workshop for OTAG agencies for Tuesday, June 26th. Because CCRH had no choice but to stay
over Monday in order to attend the Tuesday OMHAR OTAG training, the OTAG was charged
for that Monday.

During the Monday in question, CCRH staff did not participate in any NAHT lobbying activities
nor did CCRH staff plan, organize or in any way facilitate lobbying activities of any kind.

Instead CCRH participated in meetings with congressional staff regarding enforcement issues
and problems with existing HUD regulations in our service area. These meetings complemented
and were consistent with documented CCRH OTAG work then in progress around the right of
tenants to remain in opt-out and/or prepayment buildings using their voucher. Given that CCRH
staff activities on Monday June 25th were solely related to administrative advocacy around HUD
enforcement of existing regulations and the need for staff to lay over that day anyway to attend
the OMHAR OTAG workshop on Tuesday, June 26th, the travel charges for the NAHT
conference were consistent with the requirements of Section 514 of the MAHRA.

Quarterly Reports

CCRH did consistently submit progress reports to HUD that was sufficient to for HUD to
monitor the program and track progress. CCRH has submitted progress reports with every draw
beginning if 1999. Due to the slow startup of the Mark-to-Market program in California and the
leveraging of other funding sources to cover OTAG activities, CCRH activity and expense levels
were relatively low during 1998, 1999 and 2000. As a consequence of the relatively small
expenses being incurred, CCRH did not submit draws on a quarterly basis. Prior to submitting
our first draw in 1999, CCRH staff reviewed the situation with OMHAR staff and received
authorization to submit reports that covered the draw period – even it did not completely
coincide with the designated quarterly reporting periods. Consequently, all reporting periods are
covered by CCRH reports.

CCRH reports covered specific projects, work activities, issues and progress on program
objectives as specified by program requirements. CCRH has never had any progress reports
rejected by OMHAR staff or even received any questions, comments or feedback regarding the
reports submitted. OMHAR has provided little if any guidance for OTAG grantees in terms of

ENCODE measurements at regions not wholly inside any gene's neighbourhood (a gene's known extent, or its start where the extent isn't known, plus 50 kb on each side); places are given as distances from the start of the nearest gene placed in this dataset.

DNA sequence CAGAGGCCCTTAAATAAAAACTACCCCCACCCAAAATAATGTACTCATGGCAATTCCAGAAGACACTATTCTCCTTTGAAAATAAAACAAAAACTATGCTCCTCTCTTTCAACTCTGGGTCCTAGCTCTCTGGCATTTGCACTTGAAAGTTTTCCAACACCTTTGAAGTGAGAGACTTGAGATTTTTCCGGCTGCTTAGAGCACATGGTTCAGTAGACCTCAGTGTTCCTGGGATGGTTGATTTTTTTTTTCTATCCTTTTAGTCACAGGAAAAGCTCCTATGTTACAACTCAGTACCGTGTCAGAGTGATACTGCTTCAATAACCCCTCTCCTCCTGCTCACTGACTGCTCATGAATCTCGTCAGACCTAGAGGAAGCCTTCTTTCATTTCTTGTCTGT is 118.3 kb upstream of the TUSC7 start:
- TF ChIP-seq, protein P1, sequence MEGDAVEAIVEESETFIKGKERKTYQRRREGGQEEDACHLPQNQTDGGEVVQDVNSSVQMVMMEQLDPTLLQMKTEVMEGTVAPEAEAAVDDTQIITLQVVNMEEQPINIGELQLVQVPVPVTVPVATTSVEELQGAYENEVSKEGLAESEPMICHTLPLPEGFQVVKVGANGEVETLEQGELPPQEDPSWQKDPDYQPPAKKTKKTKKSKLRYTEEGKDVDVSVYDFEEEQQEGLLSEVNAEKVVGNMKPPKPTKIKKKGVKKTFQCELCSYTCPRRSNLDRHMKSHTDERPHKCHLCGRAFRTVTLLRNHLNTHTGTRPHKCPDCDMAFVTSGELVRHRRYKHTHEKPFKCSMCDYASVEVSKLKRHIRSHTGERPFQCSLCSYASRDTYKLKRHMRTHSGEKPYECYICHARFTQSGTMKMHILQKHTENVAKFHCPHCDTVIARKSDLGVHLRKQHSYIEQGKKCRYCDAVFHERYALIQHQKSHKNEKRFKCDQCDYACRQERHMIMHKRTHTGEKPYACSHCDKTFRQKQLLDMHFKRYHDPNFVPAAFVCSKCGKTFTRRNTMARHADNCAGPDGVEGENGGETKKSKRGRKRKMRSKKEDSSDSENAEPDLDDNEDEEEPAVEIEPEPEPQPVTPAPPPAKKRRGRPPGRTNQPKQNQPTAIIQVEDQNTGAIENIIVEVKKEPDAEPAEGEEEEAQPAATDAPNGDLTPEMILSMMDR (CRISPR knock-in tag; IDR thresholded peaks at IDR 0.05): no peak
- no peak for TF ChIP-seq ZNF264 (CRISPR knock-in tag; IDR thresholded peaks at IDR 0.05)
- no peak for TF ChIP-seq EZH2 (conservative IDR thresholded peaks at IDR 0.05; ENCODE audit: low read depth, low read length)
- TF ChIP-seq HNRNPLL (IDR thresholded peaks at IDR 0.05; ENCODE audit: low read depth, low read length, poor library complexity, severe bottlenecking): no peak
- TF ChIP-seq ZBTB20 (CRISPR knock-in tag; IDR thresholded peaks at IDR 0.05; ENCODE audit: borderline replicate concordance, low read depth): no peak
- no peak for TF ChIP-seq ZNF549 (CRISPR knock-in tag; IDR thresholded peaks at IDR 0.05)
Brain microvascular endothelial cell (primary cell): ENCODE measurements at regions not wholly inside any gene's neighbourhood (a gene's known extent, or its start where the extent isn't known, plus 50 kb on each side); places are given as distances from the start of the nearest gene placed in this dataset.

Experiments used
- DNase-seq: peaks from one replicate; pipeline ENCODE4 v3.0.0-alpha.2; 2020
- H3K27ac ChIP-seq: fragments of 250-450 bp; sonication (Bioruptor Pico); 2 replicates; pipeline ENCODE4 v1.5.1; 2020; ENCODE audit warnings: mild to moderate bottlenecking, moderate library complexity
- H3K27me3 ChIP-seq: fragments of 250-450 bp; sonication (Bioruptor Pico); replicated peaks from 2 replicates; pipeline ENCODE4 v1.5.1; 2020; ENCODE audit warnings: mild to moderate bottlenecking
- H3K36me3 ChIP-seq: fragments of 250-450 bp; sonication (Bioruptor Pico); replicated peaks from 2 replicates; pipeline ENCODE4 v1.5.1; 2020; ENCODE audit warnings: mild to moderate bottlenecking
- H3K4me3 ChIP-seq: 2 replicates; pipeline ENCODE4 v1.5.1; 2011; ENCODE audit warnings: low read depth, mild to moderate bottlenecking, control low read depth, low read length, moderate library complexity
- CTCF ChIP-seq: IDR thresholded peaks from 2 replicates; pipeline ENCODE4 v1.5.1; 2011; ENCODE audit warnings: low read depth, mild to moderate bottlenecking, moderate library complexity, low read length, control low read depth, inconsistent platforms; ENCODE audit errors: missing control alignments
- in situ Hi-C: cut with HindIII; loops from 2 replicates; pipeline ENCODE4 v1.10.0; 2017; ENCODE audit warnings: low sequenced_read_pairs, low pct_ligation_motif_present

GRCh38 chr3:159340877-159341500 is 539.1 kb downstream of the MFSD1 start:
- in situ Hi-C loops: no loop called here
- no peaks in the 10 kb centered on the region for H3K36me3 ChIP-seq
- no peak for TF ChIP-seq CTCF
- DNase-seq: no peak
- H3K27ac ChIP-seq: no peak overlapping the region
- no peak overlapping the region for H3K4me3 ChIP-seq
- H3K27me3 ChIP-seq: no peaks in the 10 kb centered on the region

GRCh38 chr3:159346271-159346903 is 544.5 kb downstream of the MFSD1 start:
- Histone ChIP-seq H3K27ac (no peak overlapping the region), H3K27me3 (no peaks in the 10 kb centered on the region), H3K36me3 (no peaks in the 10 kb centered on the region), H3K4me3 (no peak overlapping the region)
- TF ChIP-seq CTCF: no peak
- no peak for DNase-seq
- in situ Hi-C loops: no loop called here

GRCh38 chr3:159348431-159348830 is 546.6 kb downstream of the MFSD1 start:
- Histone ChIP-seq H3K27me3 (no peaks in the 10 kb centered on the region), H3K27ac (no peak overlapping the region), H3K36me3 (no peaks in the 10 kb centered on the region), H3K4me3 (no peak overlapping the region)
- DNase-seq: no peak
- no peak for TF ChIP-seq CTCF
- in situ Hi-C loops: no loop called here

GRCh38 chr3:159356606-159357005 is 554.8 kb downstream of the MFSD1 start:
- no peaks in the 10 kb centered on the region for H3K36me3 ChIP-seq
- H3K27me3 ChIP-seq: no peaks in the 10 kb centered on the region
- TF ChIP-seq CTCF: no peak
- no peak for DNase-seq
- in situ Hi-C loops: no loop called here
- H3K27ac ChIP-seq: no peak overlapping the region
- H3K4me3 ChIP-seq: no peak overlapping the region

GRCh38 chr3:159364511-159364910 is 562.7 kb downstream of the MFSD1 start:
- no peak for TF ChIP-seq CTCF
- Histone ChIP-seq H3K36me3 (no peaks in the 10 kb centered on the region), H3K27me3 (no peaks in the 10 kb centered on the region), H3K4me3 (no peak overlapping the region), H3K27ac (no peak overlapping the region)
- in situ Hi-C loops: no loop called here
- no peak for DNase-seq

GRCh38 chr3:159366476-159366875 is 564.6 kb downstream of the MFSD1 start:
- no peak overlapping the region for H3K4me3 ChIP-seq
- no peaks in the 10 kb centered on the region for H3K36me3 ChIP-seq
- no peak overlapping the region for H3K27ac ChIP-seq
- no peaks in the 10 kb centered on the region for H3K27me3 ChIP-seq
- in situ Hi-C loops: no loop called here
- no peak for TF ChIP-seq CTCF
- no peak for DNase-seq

format, level of detail, information needed in the progress reports.

It is incumbent upon OMHAR to follow-up and contact a grantee if they believe a report is not
sufficient or more information is needed. The fact that all CCRH reports were accepted by
OMHAR without comment, question or rejection is strong evidence of their completeness and
adequacy. Further, financial forms and reporting were not even required by OMHAR until later
in 2001. When the forms were finally required by OMHAR in 2001, CCRH promptly and
completely complied with this previously unrequired reporting requirement. CCRH is also
currently submitting all required forms and progress reports.

                                                                            Attachment B

                        DISTRIBUTION OUTSIDE OF HUD

The Honorable Christopher S. Bond, Ranking Member, Subcommittee on Veterans Affairs,
    HUD and Independent Agencies, United States Senate, 274 Russell Senate Office
    Building, Washington, DC 20510
The Honorable Barbara A. Mikulski, Chairwoman, Subcommittee on Veterans Affairs, HUD
    and Independent Agencies, United States Senate, Hart Senate Office Building, Suite 709,
    Washington, DC 20510
The Honorable Dan Burton, Chairman Committee on Government Reform, 2185 Rayburn
    Building, House of Representatives, Washington, DC 20515
The Honorable Henry A. Waxman, Ranking Member, Committee on Government Reform,
    2204 Rayburn Building, House of Representatives, Washington, DC 20515
The Honorable Joseph Lieberman, Chairman, Committee on Government Affairs,
The Honorable Fred Thompson, Ranking Member, Committee on Governmental Affairs,
Sharon Pinkerton, Senior Advisor, Subcommittee on Criminal Justice, Drug Policy & Human
    Resources, (Sharon.Pinkerton@mail.house.gov)
Andy Cochran, House Committee on Financial Services, (Andy.Cochran@mail.house.gov)
Clinton C. Jones, Senior Counsel, Committee on Financial Services,
Kay Gibbs, Committee on Financial Services, (Kay.Gibbs@mail.house.gov)
Stanley Czerwinski, Director, Housing and Telecommunications Issues, U.S. GAO,
Steve Redburn, Chief Housing Branch, Office of Management and Budget,
Linda Halliday, Department of Veterans Affairs, Office of Inspector General,
William Withrow, Department of Veterans Affairs, OIG Audit Operations Division,
George Reeb, Assistant Inspector General for Health Care Financing Audits,
Jennifer Miller, Professional Staff, House Appropriations Committee,
Dewey Bandy, Program Manager, California Coalition for Rural Housing, 926 J Street, Suite
    1400, Sacramento, California 95814